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Category: unique baby names



Unusual historic names

By Andy Osterdahl

For the past fifteen years I’ve been collecting and categorizing various oddly named American political figures. In July of 2011, I began to share my findings and established the “Strangest Names in American Political History” blog that presently contains biographies of over 560 unusually named elected officials. In a previous article I wrote for Nameberry in July of 2014, I included examples of the origins of a number of particular names. Since that time I have made a number of new and unusual discoveries!

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Popular Names Your Mom Never Heard Of

new baby names

Great news! Your private lists are back! Access them through your member panel. It will be a few more days till you can modify lists or create new ones.

by Pamela Redmond Satran

Any newcomer to the contemporary world of baby names may be amazed at how diverse and – to use a Mom word – different names have become. In the generation since Mom was naming you, the list of US Most Popular Name has expanded to include more ethnically distinct names, words freshly morphed into names, and newly-minted monikers. Mom might not recognize many of today’s Top 500, used for hundreds of babies now but virtually nonexistent in the 1980s.

Warning: If you choose one of these names for your baby, you should expect surprise – or possible shock – from Mom (and Dad too).

Popular baby names today least likely to be familiar to your Mom include:

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Eccentric British Baby Names

British baby names

by Pamela Redmond Satran

Every few months, we love to peruse the birth announcements in the London Telegraph in search of new trends in British baby names.  The most recent listings included a bumper crop of unique, eccentric choices.  Does this mean that parents in England, like those in the US, are becoming more attracted to unusual names?  Though the British birth announcements still include plenty of expected names like Amelia and Beatrice, Henry and Alexander, we’re also seeing more distinctive, even edgy names.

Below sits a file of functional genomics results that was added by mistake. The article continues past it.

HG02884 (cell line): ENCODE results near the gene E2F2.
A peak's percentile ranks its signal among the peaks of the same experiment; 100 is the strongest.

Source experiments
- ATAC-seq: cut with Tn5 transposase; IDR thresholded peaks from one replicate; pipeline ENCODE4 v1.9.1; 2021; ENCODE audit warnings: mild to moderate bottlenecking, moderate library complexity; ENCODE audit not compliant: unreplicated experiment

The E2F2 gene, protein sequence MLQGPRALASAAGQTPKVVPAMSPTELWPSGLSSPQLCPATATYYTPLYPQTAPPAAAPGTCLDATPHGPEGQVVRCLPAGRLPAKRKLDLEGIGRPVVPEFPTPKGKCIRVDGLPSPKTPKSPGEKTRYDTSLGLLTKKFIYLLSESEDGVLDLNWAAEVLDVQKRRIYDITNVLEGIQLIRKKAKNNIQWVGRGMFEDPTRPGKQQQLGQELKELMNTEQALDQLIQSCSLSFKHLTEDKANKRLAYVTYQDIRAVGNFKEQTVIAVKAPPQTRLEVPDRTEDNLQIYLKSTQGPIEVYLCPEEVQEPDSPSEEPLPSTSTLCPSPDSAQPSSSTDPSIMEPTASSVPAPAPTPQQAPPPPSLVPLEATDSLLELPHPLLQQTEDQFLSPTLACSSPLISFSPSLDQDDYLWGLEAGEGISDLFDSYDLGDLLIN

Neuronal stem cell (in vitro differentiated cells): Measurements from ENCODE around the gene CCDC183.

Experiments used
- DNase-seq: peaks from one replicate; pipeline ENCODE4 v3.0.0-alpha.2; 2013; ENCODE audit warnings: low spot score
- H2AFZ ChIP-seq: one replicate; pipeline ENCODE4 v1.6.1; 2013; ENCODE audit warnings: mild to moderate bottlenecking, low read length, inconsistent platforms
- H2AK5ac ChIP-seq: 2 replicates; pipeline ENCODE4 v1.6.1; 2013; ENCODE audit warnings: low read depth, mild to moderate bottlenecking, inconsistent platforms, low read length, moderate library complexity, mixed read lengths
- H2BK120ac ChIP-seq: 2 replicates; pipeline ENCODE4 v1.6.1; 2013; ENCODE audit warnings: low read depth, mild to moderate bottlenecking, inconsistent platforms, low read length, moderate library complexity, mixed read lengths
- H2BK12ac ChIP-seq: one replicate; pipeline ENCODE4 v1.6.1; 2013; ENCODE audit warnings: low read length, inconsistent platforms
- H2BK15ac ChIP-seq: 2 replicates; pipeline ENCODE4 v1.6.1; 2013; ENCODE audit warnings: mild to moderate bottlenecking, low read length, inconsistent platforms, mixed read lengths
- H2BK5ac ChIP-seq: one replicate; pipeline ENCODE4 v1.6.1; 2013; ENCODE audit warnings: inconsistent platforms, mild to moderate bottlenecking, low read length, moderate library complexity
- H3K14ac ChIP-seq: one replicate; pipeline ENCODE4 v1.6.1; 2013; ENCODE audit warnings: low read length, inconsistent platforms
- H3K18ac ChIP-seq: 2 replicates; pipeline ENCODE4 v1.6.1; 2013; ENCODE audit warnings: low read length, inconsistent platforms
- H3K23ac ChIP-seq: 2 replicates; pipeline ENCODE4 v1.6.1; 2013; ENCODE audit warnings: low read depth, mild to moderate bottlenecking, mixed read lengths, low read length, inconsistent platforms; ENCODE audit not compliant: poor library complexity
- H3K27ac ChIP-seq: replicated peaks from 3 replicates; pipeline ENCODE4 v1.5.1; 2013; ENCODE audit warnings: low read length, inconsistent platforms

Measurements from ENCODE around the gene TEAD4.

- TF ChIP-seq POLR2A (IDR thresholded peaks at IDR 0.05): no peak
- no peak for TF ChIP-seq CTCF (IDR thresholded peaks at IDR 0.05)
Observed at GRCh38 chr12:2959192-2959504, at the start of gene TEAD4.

In English style, this usually means names that have traditional roots and are not invented or drawn from places or things the way they might be in the US.  But we are also seeing more baby names drawn from far-flung cultures, cross-gender choices, and revivals of long-dormant names. In the middle, there are more surname names along with animal names such as Bunny and Bear.

Here, 50+ real baby names from the recent British birth announcements that evidence the new heightened taste for the unique….or is it just traditional English eccentricity?

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The Frightening New Wave of Baby Names

violent baby names

It’s a tough world out there, and the new cadre of aggressive, sometimes violent baby names paint a grim picture of parents’ outlook for the future. Baby names inspired by guns and other weapons, by violent behavior, and by historical and mythical warriors are all on the rise – for girls as well as boys. Here, a look at the new frightening names and the numbers that demonstrate their power.  — by Pamela Redmond Satran with research by Esmeralda Rocha

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100+ Unusual and Exotic Baby Names

Unusual baby names

by Pamela Redmond Satran

One of our favorite name nerd activities is combing the bottom reaches of the official US list of baby names to find choices that are both high unusual and eminently usable.

The focus of our search this time: Names with an international flavor, better known in Italy or the Netherlands, Tokyo or Tehran than they are in the US.

Yet they’re names that easily translate.  They may have never fully assimilated into American culture the way Aidan or Anya have, but they’re not completely unknown either.

If you’re looking for an unusual and exotic name for your little girl or boy, consider these 100+ excellent choices all given to 25 or fewer babies in 2014 — the exact number follows the name.

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